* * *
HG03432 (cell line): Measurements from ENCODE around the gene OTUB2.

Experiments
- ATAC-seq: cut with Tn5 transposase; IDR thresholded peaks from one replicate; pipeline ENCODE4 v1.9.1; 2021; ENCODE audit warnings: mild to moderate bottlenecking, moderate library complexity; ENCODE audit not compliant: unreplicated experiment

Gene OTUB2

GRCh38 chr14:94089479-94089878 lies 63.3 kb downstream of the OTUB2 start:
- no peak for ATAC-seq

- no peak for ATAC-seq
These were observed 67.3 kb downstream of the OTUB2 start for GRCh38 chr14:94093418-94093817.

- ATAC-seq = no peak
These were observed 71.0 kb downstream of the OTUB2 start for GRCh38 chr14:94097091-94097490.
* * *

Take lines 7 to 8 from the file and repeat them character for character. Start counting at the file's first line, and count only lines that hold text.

- no peak for ATAC-seq
These were observed 67.3 kb downstream of the OTUB2 start for GRCh38 chr14:94093418-94093817.